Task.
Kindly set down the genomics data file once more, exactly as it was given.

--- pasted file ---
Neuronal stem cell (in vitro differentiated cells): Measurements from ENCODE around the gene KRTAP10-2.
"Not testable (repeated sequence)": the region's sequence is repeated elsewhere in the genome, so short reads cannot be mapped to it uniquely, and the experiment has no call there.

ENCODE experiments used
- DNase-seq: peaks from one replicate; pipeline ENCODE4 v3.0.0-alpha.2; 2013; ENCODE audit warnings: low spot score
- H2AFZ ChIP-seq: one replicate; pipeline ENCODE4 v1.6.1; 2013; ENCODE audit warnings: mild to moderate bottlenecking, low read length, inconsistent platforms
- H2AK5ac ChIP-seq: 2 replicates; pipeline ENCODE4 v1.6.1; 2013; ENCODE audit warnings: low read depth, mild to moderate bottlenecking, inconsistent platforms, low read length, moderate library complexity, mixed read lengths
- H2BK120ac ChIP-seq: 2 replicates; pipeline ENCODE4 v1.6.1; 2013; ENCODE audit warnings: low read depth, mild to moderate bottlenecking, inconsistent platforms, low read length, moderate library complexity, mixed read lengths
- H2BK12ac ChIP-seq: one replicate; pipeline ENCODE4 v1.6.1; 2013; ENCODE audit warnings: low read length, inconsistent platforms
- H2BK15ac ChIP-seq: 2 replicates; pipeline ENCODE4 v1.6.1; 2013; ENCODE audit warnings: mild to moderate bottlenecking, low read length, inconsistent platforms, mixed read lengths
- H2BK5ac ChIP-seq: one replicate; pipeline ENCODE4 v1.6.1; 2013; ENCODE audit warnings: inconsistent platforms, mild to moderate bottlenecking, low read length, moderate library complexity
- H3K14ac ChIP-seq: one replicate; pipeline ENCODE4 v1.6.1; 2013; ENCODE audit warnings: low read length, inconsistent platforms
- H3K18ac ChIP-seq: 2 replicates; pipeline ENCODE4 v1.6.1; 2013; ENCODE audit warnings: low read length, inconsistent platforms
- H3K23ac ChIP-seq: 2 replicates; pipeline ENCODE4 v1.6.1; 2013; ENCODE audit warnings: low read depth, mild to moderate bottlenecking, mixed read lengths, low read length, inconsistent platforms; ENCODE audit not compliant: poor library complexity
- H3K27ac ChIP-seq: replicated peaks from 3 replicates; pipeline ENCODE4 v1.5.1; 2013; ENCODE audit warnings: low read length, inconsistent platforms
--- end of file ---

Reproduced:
Neuronal stem cell (in vitro differentiated cells): Measurements from ENCODE around the gene KRTAP10-2.
"Not testable (repeated sequence)": the region's sequence is repeated elsewhere in the genome, so short reads cannot be mapped to it uniquely, and the experiment has no call there.

ENCODE experiments used
- DNase-seq: peaks from one replicate; pipeline ENCODE4 v3.0.0-alpha.2; 2013; ENCODE audit warnings: low spot score
- H2AFZ ChIP-seq: one replicate; pipeline ENCODE4 v1.6.1; 2013; ENCODE audit warnings: mild to moderate bottlenecking, low read length, inconsistent platforms
- H2AK5ac ChIP-seq: 2 replicates; pipeline ENCODE4 v1.6.1; 2013; ENCODE audit warnings: low read depth, mild to moderate bottlenecking, inconsistent platforms, low read length, moderate library complexity, mixed read lengths
- H2BK120ac ChIP-seq: 2 replicates; pipeline ENCODE4 v1.6.1; 2013; ENCODE audit warnings: low read depth, mild to moderate bottlenecking, inconsistent platforms, low read length, moderate library complexity, mixed read lengths
- H2BK12ac ChIP-seq: one replicate; pipeline ENCODE4 v1.6.1; 2013; ENCODE audit warnings: low read length, inconsistent platforms
- H2BK15ac ChIP-seq: 2 replicates; pipeline ENCODE4 v1.6.1; 2013; ENCODE audit warnings: mild to moderate bottlenecking, low read length, inconsistent platforms, mixed read lengths
- H2BK5ac ChIP-seq: one replicate; pipeline ENCODE4 v1.6.1; 2013; ENCODE audit warnings: inconsistent platforms, mild to moderate bottlenecking, low read length, moderate library complexity
- H3K14ac ChIP-seq: one replicate; pipeline ENCODE4 v1.6.1; 2013; ENCODE audit warnings: low read length, inconsistent platforms
- H3K18ac ChIP-seq: 2 replicates; pipeline ENCODE4 v1.6.1; 2013; ENCODE audit warnings: low read length, inconsistent platforms
- H3K23ac ChIP-seq: 2 replicates; pipeline ENCODE4 v1.6.1; 2013; ENCODE audit warnings: low read depth, mild to moderate bottlenecking, mixed read lengths, low read length, inconsistent platforms; ENCODE audit not compliant: poor library complexity
- H3K27ac ChIP-seq: replicated peaks from 3 replicates; pipeline ENCODE4 v1.5.1; 2013; ENCODE audit warnings: low read length, inconsistent platforms